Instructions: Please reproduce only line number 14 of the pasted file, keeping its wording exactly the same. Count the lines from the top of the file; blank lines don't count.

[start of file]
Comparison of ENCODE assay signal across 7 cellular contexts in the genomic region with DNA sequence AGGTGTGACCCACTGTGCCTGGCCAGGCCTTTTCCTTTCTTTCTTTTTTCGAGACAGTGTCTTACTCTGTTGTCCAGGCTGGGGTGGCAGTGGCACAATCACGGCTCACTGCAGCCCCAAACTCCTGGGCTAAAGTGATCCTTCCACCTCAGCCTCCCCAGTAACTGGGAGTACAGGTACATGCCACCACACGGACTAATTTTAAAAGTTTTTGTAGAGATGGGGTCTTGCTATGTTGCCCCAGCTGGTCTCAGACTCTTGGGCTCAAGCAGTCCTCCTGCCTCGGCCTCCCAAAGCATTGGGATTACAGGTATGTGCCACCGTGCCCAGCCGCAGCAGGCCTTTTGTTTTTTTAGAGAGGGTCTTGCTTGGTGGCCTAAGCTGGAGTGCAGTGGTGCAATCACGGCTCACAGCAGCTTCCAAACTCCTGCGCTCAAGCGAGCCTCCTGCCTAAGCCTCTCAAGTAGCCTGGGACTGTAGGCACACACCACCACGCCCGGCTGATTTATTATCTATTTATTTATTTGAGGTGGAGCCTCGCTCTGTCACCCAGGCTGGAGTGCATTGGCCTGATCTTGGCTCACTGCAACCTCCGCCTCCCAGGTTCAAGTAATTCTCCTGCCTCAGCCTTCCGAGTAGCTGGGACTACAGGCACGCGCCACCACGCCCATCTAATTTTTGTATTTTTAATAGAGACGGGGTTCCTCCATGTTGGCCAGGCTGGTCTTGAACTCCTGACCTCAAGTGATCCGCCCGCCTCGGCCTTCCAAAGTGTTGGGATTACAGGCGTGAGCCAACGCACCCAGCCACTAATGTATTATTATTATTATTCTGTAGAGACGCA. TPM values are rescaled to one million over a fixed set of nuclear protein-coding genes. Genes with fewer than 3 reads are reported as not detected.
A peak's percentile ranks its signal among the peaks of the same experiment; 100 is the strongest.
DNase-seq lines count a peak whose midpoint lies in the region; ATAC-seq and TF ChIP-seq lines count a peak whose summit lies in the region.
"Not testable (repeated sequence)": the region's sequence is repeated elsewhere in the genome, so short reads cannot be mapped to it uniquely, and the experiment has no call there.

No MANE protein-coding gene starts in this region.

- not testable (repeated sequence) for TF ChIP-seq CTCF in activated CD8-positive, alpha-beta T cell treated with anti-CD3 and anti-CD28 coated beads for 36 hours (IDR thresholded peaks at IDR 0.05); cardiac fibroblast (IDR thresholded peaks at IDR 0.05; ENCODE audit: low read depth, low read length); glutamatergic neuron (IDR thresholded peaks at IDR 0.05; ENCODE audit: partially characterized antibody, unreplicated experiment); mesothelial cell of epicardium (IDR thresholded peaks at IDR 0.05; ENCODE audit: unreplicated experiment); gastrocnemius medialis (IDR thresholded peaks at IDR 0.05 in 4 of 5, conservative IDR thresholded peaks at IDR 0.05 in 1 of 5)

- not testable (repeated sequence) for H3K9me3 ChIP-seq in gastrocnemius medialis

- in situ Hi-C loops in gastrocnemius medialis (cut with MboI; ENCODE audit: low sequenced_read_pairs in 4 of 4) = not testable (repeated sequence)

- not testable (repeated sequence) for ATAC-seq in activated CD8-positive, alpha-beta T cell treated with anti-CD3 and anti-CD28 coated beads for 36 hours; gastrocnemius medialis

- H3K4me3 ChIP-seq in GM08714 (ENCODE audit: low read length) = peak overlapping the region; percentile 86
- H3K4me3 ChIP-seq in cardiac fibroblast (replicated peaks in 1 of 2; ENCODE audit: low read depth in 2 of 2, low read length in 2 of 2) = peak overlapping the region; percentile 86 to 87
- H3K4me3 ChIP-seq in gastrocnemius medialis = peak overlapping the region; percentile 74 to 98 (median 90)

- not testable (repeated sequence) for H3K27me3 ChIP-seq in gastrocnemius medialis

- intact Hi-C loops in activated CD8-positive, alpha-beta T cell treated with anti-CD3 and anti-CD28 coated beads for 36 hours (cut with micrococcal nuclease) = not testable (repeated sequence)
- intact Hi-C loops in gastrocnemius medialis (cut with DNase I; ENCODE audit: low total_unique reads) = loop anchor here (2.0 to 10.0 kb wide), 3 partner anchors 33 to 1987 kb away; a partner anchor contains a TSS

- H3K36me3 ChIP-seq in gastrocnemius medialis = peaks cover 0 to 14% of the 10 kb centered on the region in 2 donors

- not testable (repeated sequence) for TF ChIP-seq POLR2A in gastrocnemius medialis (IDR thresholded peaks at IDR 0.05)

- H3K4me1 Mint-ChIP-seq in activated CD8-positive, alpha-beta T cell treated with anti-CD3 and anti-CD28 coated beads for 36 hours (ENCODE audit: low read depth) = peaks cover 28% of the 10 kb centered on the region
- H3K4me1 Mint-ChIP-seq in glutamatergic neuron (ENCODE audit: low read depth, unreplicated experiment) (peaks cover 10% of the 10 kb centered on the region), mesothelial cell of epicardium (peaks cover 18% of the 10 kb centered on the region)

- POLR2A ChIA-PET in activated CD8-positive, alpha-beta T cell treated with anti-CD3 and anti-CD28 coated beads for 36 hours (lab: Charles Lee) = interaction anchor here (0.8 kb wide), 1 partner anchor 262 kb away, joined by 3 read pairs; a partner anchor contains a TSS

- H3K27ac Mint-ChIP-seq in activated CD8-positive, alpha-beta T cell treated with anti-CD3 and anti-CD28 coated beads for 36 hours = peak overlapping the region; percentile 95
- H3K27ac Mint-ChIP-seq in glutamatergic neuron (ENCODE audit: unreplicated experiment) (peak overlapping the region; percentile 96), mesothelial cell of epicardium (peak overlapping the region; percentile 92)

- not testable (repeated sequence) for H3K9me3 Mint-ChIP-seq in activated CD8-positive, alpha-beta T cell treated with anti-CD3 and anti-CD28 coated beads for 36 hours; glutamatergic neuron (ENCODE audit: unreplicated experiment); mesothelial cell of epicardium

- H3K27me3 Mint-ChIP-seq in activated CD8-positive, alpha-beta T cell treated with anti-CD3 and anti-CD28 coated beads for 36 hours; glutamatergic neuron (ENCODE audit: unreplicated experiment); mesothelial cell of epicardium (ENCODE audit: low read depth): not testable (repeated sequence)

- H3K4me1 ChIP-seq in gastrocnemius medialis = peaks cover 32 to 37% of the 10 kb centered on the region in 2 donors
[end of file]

- intact Hi-C loops in activated CD8-positive, alpha-beta T cell treated with anti-CD3 and anti-CD28 coated beads for 36 hours (cut with micrococcal nuclease) = not testable (repeated sequence)